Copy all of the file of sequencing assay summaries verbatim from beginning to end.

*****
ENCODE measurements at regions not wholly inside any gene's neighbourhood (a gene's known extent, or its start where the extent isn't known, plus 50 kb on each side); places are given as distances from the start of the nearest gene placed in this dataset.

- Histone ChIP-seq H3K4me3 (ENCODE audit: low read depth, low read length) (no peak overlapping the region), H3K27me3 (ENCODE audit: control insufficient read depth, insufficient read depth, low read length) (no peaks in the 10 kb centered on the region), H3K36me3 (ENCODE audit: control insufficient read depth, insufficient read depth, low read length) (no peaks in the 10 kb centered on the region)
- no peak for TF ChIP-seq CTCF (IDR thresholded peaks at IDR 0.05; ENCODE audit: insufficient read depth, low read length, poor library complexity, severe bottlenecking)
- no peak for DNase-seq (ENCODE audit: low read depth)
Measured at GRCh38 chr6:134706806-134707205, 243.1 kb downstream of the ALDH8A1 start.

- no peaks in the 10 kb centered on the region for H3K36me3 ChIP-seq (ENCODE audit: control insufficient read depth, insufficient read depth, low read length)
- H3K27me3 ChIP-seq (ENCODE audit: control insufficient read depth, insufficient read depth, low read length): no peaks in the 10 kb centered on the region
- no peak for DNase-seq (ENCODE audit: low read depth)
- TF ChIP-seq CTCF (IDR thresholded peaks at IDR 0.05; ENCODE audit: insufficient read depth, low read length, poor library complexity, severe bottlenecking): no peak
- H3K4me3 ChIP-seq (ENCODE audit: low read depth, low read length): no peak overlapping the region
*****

ENCODE measurements at regions not wholly inside any gene's neighbourhood (a gene's known extent, or its start where the extent isn't known, plus 50 kb on each side); places are given as distances from the start of the nearest gene placed in this dataset.

- Histone ChIP-seq H3K4me3 (ENCODE audit: low read depth, low read length) (no peak overlapping the region), H3K27me3 (ENCODE audit: control insufficient read depth, insufficient read depth, low read length) (no peaks in the 10 kb centered on the region), H3K36me3 (ENCODE audit: control insufficient read depth, insufficient read depth, low read length) (no peaks in the 10 kb centered on the region)
- no peak for TF ChIP-seq CTCF (IDR thresholded peaks at IDR 0.05; ENCODE audit: insufficient read depth, low read length, poor library complexity, severe bottlenecking)
- no peak for DNase-seq (ENCODE audit: low read depth)
Measured at GRCh38 chr6:134706806-134707205, 243.1 kb downstream of the ALDH8A1 start.

- no peaks in the 10 kb centered on the region for H3K36me3 ChIP-seq (ENCODE audit: control insufficient read depth, insufficient read depth, low read length)
- H3K27me3 ChIP-seq (ENCODE audit: control insufficient read depth, insufficient read depth, low read length): no peaks in the 10 kb centered on the region
- no peak for DNase-seq (ENCODE audit: low read depth)
- TF ChIP-seq CTCF (IDR thresholded peaks at IDR 0.05; ENCODE audit: insufficient read depth, low read length, poor library complexity, severe bottlenecking): no peak
- H3K4me3 ChIP-seq (ENCODE audit: low read depth, low read length): no peak overlapping the region